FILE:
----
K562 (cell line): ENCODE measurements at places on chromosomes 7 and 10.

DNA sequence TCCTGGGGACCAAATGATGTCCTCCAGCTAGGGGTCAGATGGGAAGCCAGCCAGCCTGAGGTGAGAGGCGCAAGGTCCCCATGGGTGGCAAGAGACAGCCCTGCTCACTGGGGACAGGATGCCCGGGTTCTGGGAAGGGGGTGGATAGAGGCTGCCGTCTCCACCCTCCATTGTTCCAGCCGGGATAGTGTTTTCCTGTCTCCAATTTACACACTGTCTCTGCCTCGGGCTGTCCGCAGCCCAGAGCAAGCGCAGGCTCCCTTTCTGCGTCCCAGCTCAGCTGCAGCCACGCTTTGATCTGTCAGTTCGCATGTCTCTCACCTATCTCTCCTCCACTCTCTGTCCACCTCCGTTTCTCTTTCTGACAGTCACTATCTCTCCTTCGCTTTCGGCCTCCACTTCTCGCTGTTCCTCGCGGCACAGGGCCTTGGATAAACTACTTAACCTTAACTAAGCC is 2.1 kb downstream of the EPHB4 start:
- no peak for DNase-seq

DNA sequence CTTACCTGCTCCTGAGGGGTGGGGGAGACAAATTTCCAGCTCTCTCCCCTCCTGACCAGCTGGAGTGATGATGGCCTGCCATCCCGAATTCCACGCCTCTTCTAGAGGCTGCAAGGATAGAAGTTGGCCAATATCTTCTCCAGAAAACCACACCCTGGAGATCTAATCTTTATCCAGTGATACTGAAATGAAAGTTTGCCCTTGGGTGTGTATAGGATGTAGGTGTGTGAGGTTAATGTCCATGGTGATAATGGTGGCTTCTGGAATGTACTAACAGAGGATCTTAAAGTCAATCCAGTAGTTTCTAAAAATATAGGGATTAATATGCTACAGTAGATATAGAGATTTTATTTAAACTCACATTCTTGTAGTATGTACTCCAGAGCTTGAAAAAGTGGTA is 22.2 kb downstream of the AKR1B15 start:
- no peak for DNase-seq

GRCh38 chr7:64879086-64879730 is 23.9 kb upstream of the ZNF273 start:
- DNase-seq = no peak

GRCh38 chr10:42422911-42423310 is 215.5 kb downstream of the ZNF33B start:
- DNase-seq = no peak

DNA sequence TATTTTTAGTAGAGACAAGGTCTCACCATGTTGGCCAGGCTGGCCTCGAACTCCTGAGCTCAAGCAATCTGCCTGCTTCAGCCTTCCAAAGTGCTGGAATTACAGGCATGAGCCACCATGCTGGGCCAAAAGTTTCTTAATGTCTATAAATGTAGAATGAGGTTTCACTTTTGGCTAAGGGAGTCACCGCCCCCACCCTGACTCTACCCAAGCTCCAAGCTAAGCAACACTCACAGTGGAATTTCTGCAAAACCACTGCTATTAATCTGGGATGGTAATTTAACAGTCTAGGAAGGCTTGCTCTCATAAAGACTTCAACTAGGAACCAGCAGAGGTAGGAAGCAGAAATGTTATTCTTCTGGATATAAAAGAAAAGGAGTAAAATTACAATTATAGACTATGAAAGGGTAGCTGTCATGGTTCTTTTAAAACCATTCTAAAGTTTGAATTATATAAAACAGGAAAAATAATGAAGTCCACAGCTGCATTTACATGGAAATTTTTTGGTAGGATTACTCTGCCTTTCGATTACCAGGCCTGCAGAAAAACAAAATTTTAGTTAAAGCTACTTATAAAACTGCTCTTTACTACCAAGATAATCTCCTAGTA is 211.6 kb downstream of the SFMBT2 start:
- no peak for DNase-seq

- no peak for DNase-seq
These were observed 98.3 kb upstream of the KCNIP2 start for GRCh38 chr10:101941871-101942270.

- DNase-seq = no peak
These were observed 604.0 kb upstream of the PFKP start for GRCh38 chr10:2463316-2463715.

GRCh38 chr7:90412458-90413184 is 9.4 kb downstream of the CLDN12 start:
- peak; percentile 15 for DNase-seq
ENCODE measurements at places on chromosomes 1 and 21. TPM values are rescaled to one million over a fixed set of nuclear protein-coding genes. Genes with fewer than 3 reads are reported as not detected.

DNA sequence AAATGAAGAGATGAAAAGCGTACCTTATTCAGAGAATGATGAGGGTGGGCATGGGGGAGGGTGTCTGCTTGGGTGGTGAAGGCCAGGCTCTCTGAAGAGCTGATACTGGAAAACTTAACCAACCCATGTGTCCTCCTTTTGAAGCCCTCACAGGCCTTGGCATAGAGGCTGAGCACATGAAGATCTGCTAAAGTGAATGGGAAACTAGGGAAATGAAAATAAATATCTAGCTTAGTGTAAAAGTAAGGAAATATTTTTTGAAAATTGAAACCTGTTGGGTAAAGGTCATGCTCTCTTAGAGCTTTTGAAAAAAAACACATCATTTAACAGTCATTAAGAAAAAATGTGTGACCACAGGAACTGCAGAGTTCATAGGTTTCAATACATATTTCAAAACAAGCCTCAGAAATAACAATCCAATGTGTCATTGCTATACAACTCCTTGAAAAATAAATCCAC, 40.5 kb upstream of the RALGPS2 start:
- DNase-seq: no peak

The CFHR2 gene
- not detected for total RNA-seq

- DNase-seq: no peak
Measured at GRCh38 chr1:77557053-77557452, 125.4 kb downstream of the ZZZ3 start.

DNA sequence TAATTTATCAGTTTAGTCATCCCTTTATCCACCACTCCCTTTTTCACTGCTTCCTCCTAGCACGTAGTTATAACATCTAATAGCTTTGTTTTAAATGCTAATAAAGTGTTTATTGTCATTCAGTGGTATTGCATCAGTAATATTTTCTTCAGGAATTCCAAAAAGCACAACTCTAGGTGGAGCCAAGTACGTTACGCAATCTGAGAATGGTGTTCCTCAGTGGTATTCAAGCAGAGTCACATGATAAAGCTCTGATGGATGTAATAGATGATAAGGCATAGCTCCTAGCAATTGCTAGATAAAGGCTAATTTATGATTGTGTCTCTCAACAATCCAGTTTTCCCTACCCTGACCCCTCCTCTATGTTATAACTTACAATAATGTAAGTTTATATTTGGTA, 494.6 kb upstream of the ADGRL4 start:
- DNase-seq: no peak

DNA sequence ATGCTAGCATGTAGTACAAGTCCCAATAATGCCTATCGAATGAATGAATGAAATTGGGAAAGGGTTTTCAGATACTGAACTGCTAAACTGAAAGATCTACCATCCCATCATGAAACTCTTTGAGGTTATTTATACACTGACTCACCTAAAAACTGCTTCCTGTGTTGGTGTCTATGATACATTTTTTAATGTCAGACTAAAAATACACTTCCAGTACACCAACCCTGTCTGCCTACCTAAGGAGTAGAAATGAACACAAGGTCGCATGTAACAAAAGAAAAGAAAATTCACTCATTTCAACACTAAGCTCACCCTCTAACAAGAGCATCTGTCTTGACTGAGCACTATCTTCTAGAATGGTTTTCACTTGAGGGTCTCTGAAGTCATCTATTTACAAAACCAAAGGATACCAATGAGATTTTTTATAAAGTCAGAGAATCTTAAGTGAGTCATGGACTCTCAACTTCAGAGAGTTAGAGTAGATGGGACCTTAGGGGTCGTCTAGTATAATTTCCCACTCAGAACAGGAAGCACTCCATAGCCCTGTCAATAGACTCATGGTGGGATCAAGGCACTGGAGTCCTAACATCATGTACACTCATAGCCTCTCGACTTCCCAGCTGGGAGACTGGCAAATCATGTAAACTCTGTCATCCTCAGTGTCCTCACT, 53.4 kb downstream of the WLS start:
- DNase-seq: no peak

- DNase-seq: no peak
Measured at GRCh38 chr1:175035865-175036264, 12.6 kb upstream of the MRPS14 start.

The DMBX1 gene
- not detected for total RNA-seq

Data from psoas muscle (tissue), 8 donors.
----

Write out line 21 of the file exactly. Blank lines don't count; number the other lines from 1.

The CFHR2 gene